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From Jason Smith <...@apache.org>
Subject Re: [DISCUSS] Git workflow
Date Thu, 06 Jun 2013 11:17:26 GMT
Agreed!


On Thu, Jun 6, 2013 at 5:48 PM, Robert Newson <rnewson@apache.org> wrote:

> Ok, I think everyone is over-reading my suggestion to drive release
> notes from commit messages. I'm sure there will always be a manual,
> human step to convert the commit messages between two points into
> release notes, I'm just saying that if we are consistent with our
> commit messages and take the time to write good ones, that we can
> drive that effort close to zero.
>
> Commit messages cannot be edited after the fact but git does support
> annotations to existing commits for that kind of fix-up.
>
> Let's just agree to follow the same standard of commit message for now.
>
>
> On 6 June 2013 11:39, Noah Slater <nslater@apache.org> wrote:
> > My concern with commit messages -> release notes is that we're human, and
> > mistakes will happen. How easy will it be to go in and edit commit
> > messages? If we can do that, then we can write a tool that generates the
> > release notes, and put the onus on committers to edit commit messages as
> > necessary until the release notes are representative. Perhaps this is a
> > good way of enforcing Git hygiene?
> >
> >
> >
> >
> > On 6 June 2013 09:40, Benoit Chesneau <bchesneau@gmail.com> wrote:
> >
> >> On Thu, Jun 6, 2013 at 10:26 AM, Benoit Chesneau <bchesneau@gmail.com>
> >> wrote:
> >> > On Thu, Jun 6, 2013 at 9:58 AM, Garren Smith <garren@apache.org>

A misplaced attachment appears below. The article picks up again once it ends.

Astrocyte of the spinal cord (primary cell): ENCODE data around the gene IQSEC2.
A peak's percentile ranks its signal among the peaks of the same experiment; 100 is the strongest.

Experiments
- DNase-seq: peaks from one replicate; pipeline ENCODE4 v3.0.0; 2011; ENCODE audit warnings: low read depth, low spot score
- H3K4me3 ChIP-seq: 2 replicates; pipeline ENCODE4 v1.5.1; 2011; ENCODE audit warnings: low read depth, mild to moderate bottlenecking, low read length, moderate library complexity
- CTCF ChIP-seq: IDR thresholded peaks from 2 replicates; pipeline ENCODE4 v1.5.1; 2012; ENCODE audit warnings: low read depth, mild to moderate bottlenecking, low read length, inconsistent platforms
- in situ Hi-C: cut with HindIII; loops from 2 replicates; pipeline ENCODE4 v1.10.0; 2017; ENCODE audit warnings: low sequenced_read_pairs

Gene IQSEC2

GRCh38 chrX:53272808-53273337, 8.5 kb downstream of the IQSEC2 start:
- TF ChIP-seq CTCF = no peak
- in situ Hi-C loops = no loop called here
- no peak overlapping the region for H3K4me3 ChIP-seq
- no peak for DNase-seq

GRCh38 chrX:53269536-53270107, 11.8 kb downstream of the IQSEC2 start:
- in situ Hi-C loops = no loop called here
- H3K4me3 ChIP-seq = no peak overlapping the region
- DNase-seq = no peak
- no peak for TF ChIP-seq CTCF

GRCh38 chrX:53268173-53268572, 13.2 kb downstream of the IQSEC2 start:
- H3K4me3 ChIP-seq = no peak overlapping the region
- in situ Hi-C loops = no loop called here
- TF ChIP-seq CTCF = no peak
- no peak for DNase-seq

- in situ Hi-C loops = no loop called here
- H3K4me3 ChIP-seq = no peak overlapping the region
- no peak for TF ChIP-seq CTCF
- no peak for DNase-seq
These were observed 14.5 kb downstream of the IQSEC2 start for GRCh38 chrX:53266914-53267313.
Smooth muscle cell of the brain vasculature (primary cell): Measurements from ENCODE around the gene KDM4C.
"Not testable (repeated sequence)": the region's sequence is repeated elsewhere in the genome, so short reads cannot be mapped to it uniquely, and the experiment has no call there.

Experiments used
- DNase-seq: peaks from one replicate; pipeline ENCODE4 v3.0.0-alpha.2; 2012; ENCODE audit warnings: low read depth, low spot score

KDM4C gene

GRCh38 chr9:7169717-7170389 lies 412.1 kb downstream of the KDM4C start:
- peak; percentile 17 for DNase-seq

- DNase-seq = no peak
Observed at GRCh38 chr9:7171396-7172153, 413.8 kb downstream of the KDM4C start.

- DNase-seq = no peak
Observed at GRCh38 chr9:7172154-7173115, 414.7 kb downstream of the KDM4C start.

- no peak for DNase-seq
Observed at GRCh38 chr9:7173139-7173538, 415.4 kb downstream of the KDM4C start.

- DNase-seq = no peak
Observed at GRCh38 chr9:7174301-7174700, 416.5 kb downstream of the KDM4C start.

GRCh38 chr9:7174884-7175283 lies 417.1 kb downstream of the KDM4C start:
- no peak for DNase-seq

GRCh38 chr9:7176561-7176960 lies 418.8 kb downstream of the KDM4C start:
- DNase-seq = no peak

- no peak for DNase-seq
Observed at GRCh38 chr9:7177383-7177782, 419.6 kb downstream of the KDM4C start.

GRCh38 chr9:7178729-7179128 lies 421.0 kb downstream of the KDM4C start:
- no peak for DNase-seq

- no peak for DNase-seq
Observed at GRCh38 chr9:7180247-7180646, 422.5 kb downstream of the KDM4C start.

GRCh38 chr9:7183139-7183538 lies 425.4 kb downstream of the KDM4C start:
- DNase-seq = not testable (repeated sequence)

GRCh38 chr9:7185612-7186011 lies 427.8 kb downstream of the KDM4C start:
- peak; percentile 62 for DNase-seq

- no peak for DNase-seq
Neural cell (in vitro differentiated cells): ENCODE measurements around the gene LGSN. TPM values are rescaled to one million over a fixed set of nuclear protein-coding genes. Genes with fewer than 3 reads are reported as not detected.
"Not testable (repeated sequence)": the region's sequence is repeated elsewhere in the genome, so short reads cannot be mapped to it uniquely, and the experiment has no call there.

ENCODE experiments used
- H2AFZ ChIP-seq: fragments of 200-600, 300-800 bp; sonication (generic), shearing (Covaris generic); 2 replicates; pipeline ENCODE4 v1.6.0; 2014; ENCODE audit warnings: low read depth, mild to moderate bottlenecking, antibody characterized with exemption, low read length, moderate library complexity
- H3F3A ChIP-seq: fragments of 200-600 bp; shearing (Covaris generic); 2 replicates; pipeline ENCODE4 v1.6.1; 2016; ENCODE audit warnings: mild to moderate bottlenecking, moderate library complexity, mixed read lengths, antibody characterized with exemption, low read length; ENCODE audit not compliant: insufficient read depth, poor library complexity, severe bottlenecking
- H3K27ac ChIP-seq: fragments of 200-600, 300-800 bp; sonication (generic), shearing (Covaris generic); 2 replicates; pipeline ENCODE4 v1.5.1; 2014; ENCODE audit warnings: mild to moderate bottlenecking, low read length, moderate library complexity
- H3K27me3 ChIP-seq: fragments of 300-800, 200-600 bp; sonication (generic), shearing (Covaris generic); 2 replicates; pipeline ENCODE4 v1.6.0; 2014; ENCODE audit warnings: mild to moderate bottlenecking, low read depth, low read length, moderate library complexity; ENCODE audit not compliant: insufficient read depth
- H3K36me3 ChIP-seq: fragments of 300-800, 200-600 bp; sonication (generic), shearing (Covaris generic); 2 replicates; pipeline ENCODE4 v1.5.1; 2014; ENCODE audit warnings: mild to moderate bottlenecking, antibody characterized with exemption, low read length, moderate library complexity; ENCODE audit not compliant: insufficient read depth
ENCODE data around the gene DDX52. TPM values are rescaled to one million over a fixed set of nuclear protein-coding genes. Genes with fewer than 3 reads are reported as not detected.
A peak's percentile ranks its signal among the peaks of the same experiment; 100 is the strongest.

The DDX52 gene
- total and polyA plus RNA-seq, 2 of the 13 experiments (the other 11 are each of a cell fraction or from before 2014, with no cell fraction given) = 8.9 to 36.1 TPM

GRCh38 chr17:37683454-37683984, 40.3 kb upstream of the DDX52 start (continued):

> wrote:
> >> >> I agree with Jason and Bob, the simplest way is going to be the
> easiest
> >> for us to implement.
> >> >>
> >> >> With us wanting to use commit messages in the release notes, could
we
> >> not mark specific commit messages e.g. [Release Notes] so that only
> >> specific commit messages get added into the release notes and other
> commits
> >> get ignored.
> >> >>
> >> >>
> >> >
> >> > why would you want to parse a commit message to find a release branch
> >> > when you could just do
> >> >
> >> >     $ git branch -a
> >> >     $ git checkout <branchname>
> >> >
> >> > ?
> >> >
> >> > - benoit
> >>
> >>
> >> mmmm taking some coffee i sbetter, but having a commit message
> >> formmatted like this:
> >>
> >>
> >>     Short description in 1 line
> >>
> >>     description
> >>
> >>     close #COUCHDB-XXXX
> >>
> >>
> >> where final line can be
> >>
> >> - `close TICKET`  for features
> >> - `fix TICKET`  for fixes
> >>
> >> works generally well to build changelogs and reports. Also the 1 line
> >> on top could also be used in messaging systems :)
> >>
> >> - benoit
> >>
> >
> >
> >
> > --
> > NS
>

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